Pet owners report being healthier and happier
April 24, 2019—Here's a report that probably won't surprise pet owners. According to a new national poll, animals help us age better—positively affecting our physical and mental health.
Furry friends with benefits
The survey was conducted as part of the University of Michigan's National Poll on Healthy Aging. Here's what pet owners, ages 50 to 80, had to say:
- Three-fourths report that their animals reduce stress and give them a sense of purpose.
- The majority of pet owners say their pet helps them stay physically active. Make that 78 percent of dog owners!
- Among those reporting their health as "fair" or "poor," 70 percent say their pet helps them cope with physical or emotional symptoms. And 46 percent say pets help take their mind off of their pain.
- Almost two-thirds say having an animal companion helps them connect with other people too.
Weighing the pros and cons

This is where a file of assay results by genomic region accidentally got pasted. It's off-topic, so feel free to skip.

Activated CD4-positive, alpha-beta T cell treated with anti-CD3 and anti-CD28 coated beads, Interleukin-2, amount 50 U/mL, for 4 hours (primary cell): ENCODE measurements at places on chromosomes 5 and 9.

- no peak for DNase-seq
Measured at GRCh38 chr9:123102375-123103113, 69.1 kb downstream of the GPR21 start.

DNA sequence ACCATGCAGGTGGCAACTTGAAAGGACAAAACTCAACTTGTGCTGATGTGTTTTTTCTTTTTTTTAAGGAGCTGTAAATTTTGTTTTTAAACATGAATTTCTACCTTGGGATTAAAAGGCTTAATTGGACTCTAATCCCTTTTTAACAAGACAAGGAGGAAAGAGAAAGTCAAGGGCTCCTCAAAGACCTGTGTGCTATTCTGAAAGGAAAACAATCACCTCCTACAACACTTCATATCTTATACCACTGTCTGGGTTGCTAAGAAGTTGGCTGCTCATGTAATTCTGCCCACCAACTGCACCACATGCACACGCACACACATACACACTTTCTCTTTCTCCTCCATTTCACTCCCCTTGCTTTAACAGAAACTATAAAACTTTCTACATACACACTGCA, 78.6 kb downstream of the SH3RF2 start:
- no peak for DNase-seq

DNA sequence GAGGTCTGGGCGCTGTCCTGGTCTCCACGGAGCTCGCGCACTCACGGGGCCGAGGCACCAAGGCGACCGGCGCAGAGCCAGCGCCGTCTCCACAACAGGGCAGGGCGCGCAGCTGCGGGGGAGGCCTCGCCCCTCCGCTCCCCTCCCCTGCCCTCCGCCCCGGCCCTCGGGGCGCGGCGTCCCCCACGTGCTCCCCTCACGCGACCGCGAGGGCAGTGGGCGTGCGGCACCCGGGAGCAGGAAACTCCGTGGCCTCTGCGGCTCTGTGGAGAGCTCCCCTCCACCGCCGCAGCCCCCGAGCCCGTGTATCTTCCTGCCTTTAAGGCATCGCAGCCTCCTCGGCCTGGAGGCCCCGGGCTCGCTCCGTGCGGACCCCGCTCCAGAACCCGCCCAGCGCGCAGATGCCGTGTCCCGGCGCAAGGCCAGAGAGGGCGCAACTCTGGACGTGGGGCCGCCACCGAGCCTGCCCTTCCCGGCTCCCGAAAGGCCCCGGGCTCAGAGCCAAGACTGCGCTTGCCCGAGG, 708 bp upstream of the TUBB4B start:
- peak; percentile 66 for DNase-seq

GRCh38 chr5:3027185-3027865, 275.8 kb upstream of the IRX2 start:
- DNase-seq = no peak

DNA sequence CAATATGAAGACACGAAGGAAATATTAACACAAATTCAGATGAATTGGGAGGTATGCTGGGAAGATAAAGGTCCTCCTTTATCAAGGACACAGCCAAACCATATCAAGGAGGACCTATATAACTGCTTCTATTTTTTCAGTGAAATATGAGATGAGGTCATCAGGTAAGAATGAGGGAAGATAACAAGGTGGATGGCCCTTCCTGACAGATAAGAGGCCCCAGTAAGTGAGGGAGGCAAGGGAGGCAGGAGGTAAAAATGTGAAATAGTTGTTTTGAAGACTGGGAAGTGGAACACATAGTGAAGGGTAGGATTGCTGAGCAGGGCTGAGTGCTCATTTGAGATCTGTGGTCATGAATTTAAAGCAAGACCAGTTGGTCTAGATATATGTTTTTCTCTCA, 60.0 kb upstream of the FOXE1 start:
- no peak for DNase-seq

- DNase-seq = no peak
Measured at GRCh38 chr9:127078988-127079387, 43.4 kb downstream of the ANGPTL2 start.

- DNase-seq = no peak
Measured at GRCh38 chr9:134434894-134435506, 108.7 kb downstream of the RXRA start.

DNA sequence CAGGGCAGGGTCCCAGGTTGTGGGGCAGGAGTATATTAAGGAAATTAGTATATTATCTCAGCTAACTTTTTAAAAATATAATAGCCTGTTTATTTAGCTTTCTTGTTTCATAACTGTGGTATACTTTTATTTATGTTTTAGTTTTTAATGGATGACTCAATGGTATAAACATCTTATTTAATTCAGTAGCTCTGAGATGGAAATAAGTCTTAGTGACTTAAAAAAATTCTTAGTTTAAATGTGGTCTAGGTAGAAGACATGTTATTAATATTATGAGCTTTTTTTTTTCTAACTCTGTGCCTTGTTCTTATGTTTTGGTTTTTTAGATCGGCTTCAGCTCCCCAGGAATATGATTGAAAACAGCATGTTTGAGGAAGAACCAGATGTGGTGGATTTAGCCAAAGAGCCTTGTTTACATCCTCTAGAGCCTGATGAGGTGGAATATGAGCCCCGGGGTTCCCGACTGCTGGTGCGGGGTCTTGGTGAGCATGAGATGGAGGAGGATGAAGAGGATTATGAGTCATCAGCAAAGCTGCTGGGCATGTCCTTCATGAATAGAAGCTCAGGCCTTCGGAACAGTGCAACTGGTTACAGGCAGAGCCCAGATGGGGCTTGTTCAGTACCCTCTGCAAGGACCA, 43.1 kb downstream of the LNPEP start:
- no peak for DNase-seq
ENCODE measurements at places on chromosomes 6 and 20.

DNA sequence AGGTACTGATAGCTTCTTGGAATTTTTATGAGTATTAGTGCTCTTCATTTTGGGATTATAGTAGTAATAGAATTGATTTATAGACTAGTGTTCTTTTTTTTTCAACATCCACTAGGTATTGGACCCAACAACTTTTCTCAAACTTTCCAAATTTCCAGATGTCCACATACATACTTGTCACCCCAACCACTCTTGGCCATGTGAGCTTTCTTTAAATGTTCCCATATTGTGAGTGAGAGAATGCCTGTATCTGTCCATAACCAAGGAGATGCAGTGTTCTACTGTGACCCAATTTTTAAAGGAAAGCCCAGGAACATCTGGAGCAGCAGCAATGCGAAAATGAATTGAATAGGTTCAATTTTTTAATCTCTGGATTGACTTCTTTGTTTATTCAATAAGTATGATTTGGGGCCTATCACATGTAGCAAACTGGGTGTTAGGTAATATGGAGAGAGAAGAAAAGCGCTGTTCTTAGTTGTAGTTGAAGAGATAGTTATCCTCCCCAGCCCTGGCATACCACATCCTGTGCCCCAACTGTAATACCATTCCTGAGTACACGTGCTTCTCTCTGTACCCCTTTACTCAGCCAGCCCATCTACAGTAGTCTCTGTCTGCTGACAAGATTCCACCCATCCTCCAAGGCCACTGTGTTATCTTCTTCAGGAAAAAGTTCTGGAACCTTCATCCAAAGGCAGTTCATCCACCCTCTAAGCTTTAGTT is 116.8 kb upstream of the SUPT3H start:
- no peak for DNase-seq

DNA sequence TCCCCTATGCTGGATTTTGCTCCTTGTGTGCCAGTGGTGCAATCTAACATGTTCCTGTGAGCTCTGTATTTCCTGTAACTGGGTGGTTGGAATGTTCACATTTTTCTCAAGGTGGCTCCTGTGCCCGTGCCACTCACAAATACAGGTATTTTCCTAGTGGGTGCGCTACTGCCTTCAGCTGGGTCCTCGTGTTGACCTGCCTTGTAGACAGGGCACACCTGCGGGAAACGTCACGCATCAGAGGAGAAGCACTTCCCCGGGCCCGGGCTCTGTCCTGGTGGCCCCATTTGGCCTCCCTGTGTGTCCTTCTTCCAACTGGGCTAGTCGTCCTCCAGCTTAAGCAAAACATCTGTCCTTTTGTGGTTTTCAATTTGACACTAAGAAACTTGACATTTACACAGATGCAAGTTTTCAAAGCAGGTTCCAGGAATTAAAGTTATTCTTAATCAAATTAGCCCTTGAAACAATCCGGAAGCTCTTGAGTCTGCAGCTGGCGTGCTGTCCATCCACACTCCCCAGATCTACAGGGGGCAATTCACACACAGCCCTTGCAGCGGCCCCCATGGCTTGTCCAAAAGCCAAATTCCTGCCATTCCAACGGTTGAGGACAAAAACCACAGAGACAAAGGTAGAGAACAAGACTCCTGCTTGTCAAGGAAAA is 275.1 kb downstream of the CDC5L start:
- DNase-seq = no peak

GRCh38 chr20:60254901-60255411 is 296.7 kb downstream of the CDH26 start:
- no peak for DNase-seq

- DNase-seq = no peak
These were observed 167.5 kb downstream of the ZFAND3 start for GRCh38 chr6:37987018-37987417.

The survey also found a few downsides. If you're considering a new pet, these findings may interest you:
- Almost 20 percent of people reported that having a pet puts a strain on their budget.
- More than half of the pet owners say a pet can make it difficult to travel or be active outside the home.
- One in six say they put their pet's needs ahead of their own health.
Having a pet can be a balancing act and big commitment. You'll want to be confident you're making a good choice for you and the animal. For example, it's true that dogs help their owners get more exercise. But for people with mobility issues, a cat may be a better choice. Other animals, like rabbits, guinea pigs and birds, can offer benefits too.
Of course, some people are in situations where they can't have a pet—but that doesn't mean they can't bond with animals. Animal shelters often welcome volunteers. Pet sitting for friends and family might be a rewarding option too.